There are many things about being a mom that are challenging. Early mornings, playing personal chef to two picky eaters, and keeping my cool when there’s Play-Doh on the carpet for the hundred thousandth gazillionth time are among the many challenges that comprise a single day in the life of a mother.
When I first began my parenting journey, though, I didn’t know that another challenge I’d face would be post-traumatic stress disorder (PTSD) — and dear sweet Jesus, what a challenge it is.
When I was younger, I had what is becoming a more standard childhood — traumatic incidents punctuated by parents who were not able to get me the proper help I needed. At the age of 10, I considered committing suicide for the first time, and a month before my 12th birthday, I began to cut. I didn’t know how final suicide was. I just knew that the pain I felt was so intense that I couldn’t imagine living anymore. I was a child.
Help wasn’t an option. I lived through my teenage years completely unsure why I kept replaying the traumatic incidents I had experienced in my mind. More traumatic incidents piled up, and the hits just kept on coming, even into my early 20s. By the time I had become a mother for the second time, I had made the difficult decision to get a tubal ligation, convinced that my increasing mental instability was due to postpartum depression and anxiety, not to something more permanent.
For two years after my youngest was born, I struggled. Doctors kept telling me I was “just” depressed, an idiotic downplaying of an already-serious illness. My husband, overwhelmed by trying to take care of two young girls and me while working a physically demanding full-time job became detached from me. My behavior, increasingly erratic and destructive, peaked on December 22nd, 2012, when my written plan to commit suicide on January 1 was found in my backpack by a nosy co-worker at my job. I was removed from work in an ambulance that day, and before I left, I called my husband.
“They’re taking me away. I don’t know where I’m going,” I cried to him. There was silence on the line.
“Sara, I’m sorry. I can’t do this anymore. You’re on your own now. I hope they send you somewhere. I hope you don’t come back until you’ve gotten help. I have to take care of these girls. Good luck.” The line went dead. He was gone, and so was I.
I didn’t go away that night. After seven hours of waiting in a room by myself, the hospital gave me a 15-minute evaluation and decided I wasn’t a credible threat. They released me to my mother, and I stayed with her until Christmas Eve, when my husband agreed to allow me to come home.
Even sitting here, typing this, I can feel the numbness tinged with a deep sorrow that I felt on that day. See, PTSD doesn’t just give you flashbacks. It gives you fear of life, or experiences, and will even occasionally rob you of your ability to remember the things that made you happy.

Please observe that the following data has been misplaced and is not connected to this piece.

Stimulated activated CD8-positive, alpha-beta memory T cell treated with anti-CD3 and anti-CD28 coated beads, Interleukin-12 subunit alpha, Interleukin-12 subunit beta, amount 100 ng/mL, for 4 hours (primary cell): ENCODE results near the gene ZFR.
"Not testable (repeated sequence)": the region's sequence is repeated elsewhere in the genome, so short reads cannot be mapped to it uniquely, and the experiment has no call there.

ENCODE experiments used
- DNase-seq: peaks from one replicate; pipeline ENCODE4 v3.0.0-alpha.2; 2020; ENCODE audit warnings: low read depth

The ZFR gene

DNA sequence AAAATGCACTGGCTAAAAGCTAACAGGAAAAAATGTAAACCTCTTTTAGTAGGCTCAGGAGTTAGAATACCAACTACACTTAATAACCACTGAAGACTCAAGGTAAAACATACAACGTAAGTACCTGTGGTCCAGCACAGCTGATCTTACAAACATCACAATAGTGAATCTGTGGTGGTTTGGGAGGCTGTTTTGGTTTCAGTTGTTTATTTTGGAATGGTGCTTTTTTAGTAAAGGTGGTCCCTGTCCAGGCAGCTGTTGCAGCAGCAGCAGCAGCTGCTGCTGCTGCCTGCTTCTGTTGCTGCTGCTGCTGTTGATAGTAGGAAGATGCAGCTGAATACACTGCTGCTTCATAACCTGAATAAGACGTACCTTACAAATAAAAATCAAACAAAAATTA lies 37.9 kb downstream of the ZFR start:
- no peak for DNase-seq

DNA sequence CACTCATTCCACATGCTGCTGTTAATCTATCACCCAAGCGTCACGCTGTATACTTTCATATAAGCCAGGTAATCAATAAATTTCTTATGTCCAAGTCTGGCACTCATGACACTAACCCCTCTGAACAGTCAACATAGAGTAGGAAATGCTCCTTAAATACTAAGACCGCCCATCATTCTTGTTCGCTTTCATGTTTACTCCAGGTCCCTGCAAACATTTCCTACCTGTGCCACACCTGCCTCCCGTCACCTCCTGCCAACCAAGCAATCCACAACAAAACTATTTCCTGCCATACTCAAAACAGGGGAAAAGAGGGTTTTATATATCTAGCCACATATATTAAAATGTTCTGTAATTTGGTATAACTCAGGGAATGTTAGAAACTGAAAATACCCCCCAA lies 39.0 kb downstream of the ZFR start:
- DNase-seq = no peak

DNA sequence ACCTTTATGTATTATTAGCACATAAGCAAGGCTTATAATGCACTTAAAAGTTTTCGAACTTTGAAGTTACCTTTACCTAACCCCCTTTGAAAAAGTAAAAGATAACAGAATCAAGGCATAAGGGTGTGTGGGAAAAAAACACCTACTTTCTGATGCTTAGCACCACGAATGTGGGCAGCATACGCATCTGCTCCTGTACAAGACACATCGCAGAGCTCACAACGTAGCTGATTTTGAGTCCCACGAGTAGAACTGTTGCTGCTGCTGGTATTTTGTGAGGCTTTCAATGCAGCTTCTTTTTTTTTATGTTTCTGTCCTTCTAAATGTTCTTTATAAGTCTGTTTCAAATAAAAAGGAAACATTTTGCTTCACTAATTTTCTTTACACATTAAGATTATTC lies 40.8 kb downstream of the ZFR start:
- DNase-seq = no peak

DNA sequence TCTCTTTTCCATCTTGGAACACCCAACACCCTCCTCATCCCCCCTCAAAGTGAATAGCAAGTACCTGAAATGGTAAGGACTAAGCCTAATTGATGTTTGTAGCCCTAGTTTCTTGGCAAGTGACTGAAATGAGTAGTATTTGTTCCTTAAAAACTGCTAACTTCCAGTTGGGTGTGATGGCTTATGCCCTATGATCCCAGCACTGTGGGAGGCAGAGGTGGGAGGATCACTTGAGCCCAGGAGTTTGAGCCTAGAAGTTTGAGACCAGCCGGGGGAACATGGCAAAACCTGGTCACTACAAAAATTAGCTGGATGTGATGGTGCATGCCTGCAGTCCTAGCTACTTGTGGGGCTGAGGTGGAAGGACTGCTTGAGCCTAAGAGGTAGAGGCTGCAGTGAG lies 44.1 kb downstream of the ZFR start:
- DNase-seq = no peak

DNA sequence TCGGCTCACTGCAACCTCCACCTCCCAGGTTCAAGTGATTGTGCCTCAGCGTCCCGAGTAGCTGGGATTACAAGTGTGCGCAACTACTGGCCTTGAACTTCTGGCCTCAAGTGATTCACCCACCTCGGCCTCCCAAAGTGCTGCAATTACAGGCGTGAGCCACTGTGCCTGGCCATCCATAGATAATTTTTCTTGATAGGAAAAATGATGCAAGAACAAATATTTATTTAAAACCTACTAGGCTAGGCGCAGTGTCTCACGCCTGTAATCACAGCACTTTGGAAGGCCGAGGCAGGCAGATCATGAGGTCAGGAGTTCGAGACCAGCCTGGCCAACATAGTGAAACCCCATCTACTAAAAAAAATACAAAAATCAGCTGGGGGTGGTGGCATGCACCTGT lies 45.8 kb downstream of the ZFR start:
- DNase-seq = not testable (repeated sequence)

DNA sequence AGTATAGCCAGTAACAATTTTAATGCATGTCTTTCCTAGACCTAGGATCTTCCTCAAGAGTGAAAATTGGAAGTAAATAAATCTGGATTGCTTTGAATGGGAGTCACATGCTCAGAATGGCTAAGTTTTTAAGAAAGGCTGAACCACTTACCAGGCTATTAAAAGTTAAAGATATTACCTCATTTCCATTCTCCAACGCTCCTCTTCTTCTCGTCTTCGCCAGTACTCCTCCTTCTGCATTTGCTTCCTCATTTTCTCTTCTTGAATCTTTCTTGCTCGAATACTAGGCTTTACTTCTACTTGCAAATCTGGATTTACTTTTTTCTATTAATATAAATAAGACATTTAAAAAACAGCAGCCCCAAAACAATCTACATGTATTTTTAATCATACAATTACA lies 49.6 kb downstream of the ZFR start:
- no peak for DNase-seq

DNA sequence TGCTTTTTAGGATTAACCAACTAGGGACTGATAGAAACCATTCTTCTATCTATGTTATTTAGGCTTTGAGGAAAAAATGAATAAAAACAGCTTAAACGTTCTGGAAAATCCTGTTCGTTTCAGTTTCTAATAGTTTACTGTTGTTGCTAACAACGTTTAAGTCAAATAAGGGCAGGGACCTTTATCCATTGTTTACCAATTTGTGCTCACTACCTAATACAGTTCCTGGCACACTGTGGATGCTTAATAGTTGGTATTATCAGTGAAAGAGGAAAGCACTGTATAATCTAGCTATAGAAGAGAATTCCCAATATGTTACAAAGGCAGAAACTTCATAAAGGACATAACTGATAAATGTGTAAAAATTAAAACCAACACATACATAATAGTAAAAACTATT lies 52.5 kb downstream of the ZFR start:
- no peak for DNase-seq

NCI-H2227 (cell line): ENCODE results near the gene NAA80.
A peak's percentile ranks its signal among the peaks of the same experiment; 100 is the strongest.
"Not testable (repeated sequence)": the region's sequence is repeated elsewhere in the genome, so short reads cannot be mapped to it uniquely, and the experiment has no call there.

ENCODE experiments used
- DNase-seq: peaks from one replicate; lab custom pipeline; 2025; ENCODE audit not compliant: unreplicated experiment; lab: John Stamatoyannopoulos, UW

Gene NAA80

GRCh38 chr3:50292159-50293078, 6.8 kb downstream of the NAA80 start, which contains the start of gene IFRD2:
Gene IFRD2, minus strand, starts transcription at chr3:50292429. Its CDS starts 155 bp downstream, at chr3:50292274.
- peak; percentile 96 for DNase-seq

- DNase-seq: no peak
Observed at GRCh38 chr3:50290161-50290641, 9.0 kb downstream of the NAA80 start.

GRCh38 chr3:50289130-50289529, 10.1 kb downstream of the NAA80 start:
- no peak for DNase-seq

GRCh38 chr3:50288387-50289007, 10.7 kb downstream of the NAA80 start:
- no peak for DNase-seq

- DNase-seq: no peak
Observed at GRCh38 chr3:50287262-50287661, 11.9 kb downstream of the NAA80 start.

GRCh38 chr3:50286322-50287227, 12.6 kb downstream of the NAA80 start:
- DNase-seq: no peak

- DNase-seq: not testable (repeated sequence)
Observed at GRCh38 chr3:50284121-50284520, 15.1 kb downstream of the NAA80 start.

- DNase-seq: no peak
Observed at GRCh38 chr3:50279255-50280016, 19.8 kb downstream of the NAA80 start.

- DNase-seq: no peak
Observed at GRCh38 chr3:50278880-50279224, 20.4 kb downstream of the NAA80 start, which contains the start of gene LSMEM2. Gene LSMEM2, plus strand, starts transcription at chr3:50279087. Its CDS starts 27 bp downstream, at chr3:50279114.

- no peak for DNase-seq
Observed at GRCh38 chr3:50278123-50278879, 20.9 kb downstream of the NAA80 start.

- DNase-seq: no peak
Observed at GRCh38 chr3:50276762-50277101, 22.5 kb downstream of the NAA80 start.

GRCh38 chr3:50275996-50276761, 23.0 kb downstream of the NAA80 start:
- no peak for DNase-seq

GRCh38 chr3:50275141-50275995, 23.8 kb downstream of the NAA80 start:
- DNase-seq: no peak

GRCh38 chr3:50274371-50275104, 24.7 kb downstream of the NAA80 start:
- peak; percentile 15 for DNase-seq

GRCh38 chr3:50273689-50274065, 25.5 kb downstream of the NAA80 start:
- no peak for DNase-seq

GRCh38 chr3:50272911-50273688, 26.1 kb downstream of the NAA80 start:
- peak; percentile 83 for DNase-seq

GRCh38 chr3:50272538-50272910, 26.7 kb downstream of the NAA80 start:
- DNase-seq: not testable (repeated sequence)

Although I knew that I loved my daughters, I could not get close to them — something I still struggle with five years later. Sometimes still, when they come to hug me, I will pull away. Every once in a while, when they try to be affectionate, I become angry and withdrawn. On the surface, I know that they are my children and I crave their love and success. But underneath, my subconsciousness reminds me that I have felt that craving before with the only outcome being abuse and pain.
I’d like to tell you that there is some way to turn this off, but if there is, I haven’t found it yet. All I’ve found in five years of deep searching is that even when my mind doesn’t remember how to love, or how to be loved, my heart remembers. Even when my mind would convince me that I am not worthy of a hug from my beautiful daughters, or worthy of affection from my husband, my heart knows I am worthy. Some days, I am able to indulge in the happiness that family and marriage bring; other days, I’m a broken ship adrift in rough seas, an empty vessel that is cracking at the seams.
I don’t expect that my struggle with PTSD will ever come to a complete end. I look to the future optimistically, trying to stay realistic and hopeful at the same time. I see my children graduating, and the happiness I will feel at their success. I see my husband coming out of his shell and becoming more confident, and the happiness I will feel seeing him shine. I see grandchildren, thriving daughters, the white hair of my husband and a sunset reflected in his blue eyes, and I realize that perhaps today was rough, but tomorrow will be better. I am nothing if not living proof of that.